We are proud to showcase work made by nine young participants who took part in Show Us Shetland, a collaborative project between Document Scotland and Shetland Arts which was staged in spring, 2021 and took a look at photography from the Shetland Islands.
The brief we set for the photographers was simple: use your camera (or smartphone, as this is 2021) to explore where you live to interpret what is around you and represent that through a series of individual images or a series of pictures. Although the idea behind it was straightforward, the conditions in which they, indeed all of us, were living through at the time, made the project potentially more difficult to deliver. Given the backdrop of the Covid-19 pandemic and all the restrictions the young people faced in their everyday lives, it is all the more remarkable that they produced such insightful, interesting and varied photography.
The work was made by the photographers during February and early-March following an initial online workshop session at which Document Scotland’s photographers got to hear a bit about where the young people lived and what was going on in the islands at the time. Although events like the annual Up Helly Aa festival had been cancelled, along with all over communal events and activities, there was a real enthusiasm to get involved amongst the nine participants who signed up to take part after responding to a media call out. We got the impression from the off that they were keen to show us the diversity of the islands, of how they were living and to do this by experimenting and developing their creative talents. The results were impressive, and offered us glimpses into their worlds through subtle and creative interpretations of their local environment.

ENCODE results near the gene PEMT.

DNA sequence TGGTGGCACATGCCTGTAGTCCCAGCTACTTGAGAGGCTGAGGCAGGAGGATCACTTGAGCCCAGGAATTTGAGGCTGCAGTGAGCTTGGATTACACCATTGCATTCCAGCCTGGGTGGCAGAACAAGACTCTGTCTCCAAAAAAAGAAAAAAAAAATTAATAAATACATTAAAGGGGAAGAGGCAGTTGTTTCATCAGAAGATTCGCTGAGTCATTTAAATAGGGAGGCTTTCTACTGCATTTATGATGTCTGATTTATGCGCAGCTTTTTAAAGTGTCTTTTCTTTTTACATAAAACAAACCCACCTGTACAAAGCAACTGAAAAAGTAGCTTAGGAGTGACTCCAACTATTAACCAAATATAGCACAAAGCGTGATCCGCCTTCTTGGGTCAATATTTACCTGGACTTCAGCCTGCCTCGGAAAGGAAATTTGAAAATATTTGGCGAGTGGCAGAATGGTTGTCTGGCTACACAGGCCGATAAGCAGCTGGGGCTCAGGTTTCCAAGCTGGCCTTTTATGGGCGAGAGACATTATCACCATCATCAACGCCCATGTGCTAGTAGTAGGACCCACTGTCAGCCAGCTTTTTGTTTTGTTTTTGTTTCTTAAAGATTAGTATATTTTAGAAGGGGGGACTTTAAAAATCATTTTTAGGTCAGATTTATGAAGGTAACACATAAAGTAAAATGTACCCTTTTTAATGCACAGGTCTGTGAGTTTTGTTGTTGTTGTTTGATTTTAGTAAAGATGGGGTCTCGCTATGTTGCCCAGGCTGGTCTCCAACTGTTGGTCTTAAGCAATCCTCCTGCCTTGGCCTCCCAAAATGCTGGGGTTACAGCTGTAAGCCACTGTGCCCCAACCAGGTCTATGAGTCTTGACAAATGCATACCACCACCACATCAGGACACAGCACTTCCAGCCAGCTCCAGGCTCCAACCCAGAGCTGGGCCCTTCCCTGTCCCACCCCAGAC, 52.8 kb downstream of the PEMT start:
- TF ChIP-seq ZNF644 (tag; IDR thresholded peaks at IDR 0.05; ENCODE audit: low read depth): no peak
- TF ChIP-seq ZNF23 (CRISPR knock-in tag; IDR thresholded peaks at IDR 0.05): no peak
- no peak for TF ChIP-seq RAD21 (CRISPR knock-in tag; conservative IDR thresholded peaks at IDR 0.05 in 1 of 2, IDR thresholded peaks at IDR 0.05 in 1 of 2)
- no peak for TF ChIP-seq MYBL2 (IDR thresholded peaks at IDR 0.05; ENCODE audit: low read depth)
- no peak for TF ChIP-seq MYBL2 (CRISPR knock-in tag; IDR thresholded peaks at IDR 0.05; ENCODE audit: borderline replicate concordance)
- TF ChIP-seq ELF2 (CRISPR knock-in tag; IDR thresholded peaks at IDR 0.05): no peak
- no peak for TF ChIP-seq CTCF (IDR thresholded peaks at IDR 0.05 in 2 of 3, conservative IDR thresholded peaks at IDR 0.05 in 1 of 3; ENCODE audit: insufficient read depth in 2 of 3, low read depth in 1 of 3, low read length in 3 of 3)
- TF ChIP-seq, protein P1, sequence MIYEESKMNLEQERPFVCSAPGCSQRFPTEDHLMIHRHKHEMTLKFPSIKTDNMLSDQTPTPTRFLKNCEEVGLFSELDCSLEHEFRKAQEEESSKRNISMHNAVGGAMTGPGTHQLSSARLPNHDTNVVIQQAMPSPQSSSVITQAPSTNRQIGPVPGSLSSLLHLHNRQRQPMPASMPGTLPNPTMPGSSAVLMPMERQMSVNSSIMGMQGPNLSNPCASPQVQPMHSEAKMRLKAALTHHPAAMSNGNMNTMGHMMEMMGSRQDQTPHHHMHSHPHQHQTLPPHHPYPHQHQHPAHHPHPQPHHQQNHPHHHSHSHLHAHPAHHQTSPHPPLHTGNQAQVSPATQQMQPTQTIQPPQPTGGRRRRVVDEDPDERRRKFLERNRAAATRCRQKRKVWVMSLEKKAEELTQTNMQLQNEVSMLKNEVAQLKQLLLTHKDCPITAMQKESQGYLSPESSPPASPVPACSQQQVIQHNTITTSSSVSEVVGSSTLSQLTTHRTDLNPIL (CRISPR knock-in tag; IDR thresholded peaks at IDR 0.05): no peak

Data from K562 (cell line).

There followed a group curating session – again held online and remotely due to pandemic restrictions – where we sifted through the photography and got to hear first-hand how the participants had made their work, where they had been and what they had focused on. The big news during February had been the weather with an unusually cold blast sending a covering of snow to the islands which lasted most of the month. Along with the pandemic, this seemed to give the photography a certain zeitgeist, and placed it squarely at a defined time in the Shetlands’ story.
Using the material we had collaborated on with the participants, we were then able to curate a programme of work which we showed at an online public event. It was Document Scotland’s first digital salon evening, and formed part of a wider project we have been researching and developing on over the last few months which looked at ways in which we can use new technology to extend the range and scope of what we do and how we work. The informal evening saw the youths present their new work, interspersed with photographers Jeremy Sutton-Hibbert presenting his work on ‘Klondykers’ in the 1990’s, Tom Kidd’s seminal and much loved ‘Life in Shetland’ work, and also work from Craig Easton, and Map6 Collective photographers Heather Shuker and Richard Chivers.
Looking into the future, the work the participants made is going to be exhibited at Mareel in Lerwick over the summer. It will give the public the opportunity to see the photography and learn a bit about the islands today, as seen through the lens of nine remarkable young people who showed us Shetland.
The Show Us Shetland participants were: Katrena Anderson, Martha Brown, Aileen Cumming, Freya Deyell, Sophie Manson, Kiera Nicolson, Kiy Rafferty, Lucy Renwick and Kailee Tait. We would like to thank Esther Renwick and Jane Matthews from Shetland Arts for their help and support in organising and delivering the project, which staged through support for Document Scotland from Creative Scotland.
All images © individual photographers, 2021, all rights reserved. Banner photo by Freya Deyell.